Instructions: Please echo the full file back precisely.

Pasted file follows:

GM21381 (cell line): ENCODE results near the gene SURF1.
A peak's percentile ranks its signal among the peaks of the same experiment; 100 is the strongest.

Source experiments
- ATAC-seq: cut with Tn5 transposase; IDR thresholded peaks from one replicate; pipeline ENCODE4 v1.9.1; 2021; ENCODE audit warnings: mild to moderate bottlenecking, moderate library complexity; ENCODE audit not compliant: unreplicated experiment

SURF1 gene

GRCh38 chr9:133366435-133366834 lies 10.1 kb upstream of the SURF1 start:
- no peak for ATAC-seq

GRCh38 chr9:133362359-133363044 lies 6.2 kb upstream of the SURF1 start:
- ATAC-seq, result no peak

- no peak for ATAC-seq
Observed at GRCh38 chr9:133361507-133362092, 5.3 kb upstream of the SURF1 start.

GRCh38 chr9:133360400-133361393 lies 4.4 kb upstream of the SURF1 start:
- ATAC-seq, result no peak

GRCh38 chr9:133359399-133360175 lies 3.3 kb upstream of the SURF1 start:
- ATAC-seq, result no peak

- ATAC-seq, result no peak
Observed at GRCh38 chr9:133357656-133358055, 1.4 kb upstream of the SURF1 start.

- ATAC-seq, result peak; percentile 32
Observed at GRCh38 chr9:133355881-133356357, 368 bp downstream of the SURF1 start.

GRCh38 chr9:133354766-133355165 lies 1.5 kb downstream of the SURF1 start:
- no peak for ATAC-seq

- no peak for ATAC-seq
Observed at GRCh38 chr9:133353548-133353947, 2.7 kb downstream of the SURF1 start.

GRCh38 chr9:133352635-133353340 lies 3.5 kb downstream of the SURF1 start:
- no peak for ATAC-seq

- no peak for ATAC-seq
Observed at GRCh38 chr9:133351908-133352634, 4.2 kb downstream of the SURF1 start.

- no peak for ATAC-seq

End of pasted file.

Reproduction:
GM21381 (cell line): ENCODE results near the gene SURF1.
A peak's percentile ranks its signal among the peaks of the same experiment; 100 is the strongest.

Source experiments
- ATAC-seq: cut with Tn5 transposase; IDR thresholded peaks from one replicate; pipeline ENCODE4 v1.9.1; 2021; ENCODE audit warnings: mild to moderate bottlenecking, moderate library complexity; ENCODE audit not compliant: unreplicated experiment

SURF1 gene

GRCh38 chr9:133366435-133366834 lies 10.1 kb upstream of the SURF1 start:
- no peak for ATAC-seq

GRCh38 chr9:133362359-133363044 lies 6.2 kb upstream of the SURF1 start:
- ATAC-seq, result no peak

- no peak for ATAC-seq
Observed at GRCh38 chr9:133361507-133362092, 5.3 kb upstream of the SURF1 start.

GRCh38 chr9:133360400-133361393 lies 4.4 kb upstream of the SURF1 start:
- ATAC-seq, result no peak

GRCh38 chr9:133359399-133360175 lies 3.3 kb upstream of the SURF1 start:
- ATAC-seq, result no peak

- ATAC-seq, result no peak
Observed at GRCh38 chr9:133357656-133358055, 1.4 kb upstream of the SURF1 start.

- ATAC-seq, result peak; percentile 32
Observed at GRCh38 chr9:133355881-133356357, 368 bp downstream of the SURF1 start.

GRCh38 chr9:133354766-133355165 lies 1.5 kb downstream of the SURF1 start:
- no peak for ATAC-seq

- no peak for ATAC-seq
Observed at GRCh38 chr9:133353548-133353947, 2.7 kb downstream of the SURF1 start.

GRCh38 chr9:133352635-133353340 lies 3.5 kb downstream of the SURF1 start:
- no peak for ATAC-seq

- no peak for ATAC-seq
Observed at GRCh38 chr9:133351908-133352634, 4.2 kb downstream of the SURF1 start.

- no peak for ATAC-seq